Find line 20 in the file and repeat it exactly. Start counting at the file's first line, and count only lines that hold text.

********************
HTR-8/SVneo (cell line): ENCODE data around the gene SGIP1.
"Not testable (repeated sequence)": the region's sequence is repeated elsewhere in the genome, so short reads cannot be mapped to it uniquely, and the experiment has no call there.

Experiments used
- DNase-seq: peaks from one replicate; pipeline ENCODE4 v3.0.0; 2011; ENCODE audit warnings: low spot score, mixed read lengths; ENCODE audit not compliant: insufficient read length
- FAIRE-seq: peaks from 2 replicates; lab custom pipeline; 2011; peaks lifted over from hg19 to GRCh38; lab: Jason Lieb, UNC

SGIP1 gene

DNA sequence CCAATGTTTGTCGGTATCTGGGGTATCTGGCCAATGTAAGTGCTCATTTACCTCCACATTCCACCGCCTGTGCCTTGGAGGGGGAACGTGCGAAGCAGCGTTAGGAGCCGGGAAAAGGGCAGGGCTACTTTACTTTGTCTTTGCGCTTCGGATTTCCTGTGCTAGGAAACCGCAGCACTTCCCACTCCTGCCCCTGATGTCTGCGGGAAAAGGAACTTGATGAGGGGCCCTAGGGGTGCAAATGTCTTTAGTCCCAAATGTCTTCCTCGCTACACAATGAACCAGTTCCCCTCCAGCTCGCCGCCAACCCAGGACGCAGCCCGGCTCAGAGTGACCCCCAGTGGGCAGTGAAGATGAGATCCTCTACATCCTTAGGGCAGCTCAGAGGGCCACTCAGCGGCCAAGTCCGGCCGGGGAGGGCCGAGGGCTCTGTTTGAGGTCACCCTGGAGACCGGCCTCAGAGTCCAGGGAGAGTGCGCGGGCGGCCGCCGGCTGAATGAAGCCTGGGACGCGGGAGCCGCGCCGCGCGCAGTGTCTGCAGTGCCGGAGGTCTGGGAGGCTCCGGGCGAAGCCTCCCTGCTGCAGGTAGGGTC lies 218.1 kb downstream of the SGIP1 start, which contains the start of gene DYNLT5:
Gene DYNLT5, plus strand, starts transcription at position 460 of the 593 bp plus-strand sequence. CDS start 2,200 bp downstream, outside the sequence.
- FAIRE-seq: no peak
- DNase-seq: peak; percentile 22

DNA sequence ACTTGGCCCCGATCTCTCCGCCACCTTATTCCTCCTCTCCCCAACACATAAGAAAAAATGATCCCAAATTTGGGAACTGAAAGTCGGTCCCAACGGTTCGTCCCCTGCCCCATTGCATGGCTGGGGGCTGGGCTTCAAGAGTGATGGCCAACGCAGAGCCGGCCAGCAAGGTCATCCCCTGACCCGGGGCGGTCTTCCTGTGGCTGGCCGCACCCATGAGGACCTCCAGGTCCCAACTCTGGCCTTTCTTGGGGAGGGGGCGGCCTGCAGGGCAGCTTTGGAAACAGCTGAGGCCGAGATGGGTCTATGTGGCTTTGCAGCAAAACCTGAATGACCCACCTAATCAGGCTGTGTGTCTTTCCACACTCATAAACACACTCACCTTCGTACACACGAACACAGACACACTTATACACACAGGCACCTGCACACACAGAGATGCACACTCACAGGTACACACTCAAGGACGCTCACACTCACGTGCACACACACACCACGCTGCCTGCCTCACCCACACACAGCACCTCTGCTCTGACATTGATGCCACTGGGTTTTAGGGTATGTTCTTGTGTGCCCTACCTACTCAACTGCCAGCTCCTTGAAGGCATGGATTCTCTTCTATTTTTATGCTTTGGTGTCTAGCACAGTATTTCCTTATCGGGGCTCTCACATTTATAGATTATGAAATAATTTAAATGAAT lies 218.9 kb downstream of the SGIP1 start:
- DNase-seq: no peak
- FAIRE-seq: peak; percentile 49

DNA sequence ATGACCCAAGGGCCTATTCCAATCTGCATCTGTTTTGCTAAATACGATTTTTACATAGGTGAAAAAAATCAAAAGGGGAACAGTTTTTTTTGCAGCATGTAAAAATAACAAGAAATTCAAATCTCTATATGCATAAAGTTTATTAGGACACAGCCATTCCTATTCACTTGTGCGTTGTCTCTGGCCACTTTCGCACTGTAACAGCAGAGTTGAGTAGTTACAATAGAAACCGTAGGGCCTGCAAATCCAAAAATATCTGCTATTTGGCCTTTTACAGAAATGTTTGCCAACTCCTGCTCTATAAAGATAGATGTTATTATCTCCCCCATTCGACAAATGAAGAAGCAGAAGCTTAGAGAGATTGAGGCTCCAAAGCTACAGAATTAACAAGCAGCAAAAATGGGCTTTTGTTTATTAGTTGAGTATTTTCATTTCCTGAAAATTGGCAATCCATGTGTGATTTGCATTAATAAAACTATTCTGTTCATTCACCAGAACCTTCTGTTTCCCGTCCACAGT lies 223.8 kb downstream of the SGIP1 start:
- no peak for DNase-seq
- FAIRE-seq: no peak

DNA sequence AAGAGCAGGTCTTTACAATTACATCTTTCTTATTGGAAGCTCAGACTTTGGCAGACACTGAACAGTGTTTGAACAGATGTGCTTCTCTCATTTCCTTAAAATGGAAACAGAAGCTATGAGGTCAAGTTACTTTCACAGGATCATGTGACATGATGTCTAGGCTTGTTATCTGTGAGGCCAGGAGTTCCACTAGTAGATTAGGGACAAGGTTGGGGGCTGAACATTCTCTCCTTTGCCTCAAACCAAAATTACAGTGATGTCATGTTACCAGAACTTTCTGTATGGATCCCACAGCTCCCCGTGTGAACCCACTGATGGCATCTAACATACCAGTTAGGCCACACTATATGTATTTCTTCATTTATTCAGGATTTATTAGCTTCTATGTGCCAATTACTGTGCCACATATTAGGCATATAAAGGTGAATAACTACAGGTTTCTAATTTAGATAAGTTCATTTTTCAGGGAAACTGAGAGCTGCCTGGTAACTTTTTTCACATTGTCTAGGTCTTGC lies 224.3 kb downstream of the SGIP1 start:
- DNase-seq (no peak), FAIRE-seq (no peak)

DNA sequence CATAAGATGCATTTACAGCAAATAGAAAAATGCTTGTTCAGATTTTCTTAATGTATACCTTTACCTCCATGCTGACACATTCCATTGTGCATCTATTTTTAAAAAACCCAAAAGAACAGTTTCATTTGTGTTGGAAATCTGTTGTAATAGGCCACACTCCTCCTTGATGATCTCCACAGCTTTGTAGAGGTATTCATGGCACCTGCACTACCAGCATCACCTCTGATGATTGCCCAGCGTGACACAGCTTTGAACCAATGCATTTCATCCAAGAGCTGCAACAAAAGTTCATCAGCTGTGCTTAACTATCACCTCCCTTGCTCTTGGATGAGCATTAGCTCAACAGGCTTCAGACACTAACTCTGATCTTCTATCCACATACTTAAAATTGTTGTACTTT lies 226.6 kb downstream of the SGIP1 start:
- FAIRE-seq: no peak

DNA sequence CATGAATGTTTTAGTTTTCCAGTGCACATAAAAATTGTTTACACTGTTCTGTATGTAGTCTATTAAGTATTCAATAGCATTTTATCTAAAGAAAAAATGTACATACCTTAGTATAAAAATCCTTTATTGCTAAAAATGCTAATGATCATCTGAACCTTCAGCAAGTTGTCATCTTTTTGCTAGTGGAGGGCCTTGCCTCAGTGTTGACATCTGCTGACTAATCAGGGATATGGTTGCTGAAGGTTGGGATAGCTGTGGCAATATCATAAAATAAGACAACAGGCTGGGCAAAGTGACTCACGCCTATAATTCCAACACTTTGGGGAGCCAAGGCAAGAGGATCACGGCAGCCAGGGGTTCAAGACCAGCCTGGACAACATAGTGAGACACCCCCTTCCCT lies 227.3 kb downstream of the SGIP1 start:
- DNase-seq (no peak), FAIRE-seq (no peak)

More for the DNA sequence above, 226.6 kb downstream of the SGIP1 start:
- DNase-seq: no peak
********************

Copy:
- FAIRE-seq: no peak